Continuity– As a huge fanboy of continuity I love how Ta Nehesi Coates has acknowledged T’shan’ death at the hands of Dr. Doom during the events of Doomwar. This has been straight up ignored by everyone who tackled the character since. I loved and was intrigued by T’shan the Swift and it was good to have him at least mentioned with dignity.

Humanity- This book continues the trend started by Hudlin in Humanizing the African King and I dig it!


The Bad

Focus– Hudlin’s opening issue found T’challa less central as the writer set things up and around the country. Ta Nehesi is doing the same thing. The problem is some may find T’challa’s presence more like a guest star than the titular character.


The Ugly

There is so much going on from thought provoking Philosophy, conversation starting debates and heart wrenching moments that I can’t give Black Panther anything less than a 4/5 stars. If you read one comic book this month it MUST be Black Panther!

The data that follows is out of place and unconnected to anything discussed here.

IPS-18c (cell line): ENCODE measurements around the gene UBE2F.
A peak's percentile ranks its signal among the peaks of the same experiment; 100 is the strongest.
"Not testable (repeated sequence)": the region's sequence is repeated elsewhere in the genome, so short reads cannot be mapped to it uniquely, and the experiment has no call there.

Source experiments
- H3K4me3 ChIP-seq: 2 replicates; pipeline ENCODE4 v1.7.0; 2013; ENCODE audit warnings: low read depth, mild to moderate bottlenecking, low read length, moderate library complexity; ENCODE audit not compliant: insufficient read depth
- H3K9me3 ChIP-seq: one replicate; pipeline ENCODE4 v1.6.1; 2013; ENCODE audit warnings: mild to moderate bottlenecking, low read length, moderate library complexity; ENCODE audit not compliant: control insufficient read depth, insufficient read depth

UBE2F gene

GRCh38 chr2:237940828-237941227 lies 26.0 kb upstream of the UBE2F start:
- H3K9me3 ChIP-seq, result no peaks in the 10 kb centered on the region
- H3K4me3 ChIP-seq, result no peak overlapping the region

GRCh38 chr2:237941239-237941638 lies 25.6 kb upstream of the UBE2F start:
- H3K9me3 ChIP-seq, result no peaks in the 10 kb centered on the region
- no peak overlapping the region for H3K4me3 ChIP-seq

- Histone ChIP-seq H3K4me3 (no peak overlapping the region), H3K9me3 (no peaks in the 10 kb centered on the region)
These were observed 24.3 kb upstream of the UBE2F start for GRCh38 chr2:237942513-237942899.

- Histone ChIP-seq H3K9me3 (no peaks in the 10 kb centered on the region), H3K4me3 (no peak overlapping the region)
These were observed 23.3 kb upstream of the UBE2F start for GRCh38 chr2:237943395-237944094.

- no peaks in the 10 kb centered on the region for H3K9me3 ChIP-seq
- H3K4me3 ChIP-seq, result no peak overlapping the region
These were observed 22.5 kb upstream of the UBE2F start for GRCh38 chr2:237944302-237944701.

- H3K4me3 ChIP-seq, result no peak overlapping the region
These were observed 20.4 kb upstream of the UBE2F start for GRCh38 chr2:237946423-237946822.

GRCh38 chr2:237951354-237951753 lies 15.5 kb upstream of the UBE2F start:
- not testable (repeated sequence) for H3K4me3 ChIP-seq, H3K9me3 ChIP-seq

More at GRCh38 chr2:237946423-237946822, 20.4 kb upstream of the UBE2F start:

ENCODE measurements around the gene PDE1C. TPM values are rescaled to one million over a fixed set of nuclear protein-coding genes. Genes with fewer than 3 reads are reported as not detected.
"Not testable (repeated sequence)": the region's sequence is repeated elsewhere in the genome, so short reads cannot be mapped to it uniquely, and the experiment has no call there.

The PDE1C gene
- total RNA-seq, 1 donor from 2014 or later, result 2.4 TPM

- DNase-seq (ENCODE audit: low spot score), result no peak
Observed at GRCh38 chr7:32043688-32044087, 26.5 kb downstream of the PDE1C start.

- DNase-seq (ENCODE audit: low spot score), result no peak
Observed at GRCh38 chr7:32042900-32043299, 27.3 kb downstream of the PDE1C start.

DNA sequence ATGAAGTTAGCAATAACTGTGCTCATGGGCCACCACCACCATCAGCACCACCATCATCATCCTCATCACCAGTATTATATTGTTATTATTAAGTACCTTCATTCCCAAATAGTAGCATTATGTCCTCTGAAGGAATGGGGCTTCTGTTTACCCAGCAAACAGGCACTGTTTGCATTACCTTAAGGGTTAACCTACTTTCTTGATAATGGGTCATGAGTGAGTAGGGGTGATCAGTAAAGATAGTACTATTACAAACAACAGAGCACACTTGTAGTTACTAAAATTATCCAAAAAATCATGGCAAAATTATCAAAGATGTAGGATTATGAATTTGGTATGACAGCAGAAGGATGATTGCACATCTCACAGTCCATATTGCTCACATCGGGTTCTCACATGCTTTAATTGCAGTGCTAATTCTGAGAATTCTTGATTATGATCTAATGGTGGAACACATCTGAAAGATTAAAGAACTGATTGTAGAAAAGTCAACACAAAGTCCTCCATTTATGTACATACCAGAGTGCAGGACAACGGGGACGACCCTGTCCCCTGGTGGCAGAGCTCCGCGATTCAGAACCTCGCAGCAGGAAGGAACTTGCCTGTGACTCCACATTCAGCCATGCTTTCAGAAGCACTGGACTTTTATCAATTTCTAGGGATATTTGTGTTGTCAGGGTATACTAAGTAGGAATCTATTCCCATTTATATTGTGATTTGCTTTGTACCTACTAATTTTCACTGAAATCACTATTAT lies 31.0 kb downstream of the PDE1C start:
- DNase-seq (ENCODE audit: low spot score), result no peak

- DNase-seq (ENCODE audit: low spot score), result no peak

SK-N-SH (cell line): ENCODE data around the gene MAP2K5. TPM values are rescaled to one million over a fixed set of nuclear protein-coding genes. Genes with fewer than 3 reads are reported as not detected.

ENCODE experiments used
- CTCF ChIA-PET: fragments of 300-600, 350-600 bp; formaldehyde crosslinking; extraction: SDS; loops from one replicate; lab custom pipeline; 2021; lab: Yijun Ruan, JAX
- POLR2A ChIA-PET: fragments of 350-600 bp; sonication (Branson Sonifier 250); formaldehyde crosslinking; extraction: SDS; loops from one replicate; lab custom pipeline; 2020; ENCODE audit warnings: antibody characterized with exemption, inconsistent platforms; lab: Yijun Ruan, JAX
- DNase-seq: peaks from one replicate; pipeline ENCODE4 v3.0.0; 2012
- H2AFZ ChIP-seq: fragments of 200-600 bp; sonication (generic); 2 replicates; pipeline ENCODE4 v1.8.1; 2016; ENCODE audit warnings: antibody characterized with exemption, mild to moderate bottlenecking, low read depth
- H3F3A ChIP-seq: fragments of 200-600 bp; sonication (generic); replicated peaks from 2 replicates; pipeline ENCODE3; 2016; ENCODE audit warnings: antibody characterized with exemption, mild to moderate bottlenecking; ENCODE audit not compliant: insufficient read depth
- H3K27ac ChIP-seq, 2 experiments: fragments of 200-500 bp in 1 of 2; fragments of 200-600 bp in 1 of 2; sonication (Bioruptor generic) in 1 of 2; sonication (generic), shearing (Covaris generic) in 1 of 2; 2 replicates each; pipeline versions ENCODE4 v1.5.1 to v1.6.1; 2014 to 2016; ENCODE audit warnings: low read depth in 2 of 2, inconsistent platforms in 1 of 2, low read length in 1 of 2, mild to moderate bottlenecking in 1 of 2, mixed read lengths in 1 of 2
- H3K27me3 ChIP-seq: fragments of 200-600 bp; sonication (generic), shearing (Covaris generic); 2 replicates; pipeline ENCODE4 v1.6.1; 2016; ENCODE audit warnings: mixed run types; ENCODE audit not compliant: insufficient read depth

stars- 4 very good


I'm a Caribbean born Lecturer, Multidisciplinary specialist/Androgogue/Philosophical Pedagogue; with backgrounds in Philosophy, Social Studies and Geography; founder/CEO of World of Black Heroes, freelance writer and all around comic book geek. I enjoy a good book, video games, movies and most of all fatherhood. Written credits include work for where my writing inspired the music compiliation "Kindah" available in multiple languages on Itunes, The Caribbean Journal of Education, The University of the west indies, Comicvine, Independent comics etc.